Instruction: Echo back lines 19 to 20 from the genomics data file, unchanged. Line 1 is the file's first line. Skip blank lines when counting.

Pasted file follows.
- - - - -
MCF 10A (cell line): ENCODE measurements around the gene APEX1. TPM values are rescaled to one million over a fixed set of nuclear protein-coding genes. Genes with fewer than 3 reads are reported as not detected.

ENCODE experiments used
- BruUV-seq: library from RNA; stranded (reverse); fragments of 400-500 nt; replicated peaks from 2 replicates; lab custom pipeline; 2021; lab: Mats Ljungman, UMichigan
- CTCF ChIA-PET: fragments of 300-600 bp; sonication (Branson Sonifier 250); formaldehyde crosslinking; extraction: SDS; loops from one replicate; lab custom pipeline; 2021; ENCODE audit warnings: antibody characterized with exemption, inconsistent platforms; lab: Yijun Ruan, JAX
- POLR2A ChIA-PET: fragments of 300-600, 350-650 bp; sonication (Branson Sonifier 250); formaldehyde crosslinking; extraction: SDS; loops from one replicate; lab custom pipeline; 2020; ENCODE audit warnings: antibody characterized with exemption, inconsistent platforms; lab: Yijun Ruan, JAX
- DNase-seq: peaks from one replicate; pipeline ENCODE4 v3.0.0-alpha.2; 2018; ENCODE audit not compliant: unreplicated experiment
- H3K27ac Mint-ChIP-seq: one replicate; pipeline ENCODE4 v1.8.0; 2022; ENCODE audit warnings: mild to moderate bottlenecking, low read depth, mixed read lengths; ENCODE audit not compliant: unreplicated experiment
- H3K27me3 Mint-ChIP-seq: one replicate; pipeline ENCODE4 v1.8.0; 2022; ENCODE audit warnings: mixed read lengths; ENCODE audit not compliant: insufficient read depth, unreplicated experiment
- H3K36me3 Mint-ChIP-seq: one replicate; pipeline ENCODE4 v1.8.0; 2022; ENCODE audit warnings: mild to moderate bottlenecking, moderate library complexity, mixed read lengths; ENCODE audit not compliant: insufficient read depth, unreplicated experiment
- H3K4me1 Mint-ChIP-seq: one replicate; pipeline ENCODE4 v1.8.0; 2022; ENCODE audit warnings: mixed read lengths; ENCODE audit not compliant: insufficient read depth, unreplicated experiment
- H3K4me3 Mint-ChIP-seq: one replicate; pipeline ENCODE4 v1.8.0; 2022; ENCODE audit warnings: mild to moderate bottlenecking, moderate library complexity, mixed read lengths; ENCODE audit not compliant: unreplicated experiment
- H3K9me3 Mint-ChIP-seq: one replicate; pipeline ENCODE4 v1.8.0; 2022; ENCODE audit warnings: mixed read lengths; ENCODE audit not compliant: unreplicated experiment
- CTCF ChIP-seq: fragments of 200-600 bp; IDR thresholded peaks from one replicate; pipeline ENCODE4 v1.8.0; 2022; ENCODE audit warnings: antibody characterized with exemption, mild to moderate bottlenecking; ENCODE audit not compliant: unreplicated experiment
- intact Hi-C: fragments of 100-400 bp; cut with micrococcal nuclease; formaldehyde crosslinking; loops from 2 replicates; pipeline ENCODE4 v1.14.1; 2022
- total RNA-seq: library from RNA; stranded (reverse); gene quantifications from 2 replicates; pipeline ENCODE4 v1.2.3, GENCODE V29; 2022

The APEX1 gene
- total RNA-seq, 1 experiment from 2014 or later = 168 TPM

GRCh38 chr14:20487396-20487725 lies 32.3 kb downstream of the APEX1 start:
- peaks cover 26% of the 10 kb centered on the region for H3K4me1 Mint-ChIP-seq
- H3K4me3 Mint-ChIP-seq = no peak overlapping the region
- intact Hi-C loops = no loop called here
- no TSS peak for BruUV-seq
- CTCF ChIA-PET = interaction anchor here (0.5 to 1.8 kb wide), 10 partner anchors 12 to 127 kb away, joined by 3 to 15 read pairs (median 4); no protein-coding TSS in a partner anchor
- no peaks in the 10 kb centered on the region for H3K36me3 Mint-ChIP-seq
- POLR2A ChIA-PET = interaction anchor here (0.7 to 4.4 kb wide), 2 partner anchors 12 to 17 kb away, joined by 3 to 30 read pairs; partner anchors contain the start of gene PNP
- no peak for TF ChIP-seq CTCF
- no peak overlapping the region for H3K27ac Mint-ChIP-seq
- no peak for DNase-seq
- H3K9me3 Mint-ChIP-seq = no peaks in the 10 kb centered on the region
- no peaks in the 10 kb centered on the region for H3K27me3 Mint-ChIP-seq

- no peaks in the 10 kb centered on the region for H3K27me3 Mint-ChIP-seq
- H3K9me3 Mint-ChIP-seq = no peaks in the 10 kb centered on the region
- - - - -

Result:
- peaks cover 26% of the 10 kb centered on the region for H3K4me1 Mint-ChIP-seq
- H3K4me3 Mint-ChIP-seq = no peak overlapping the region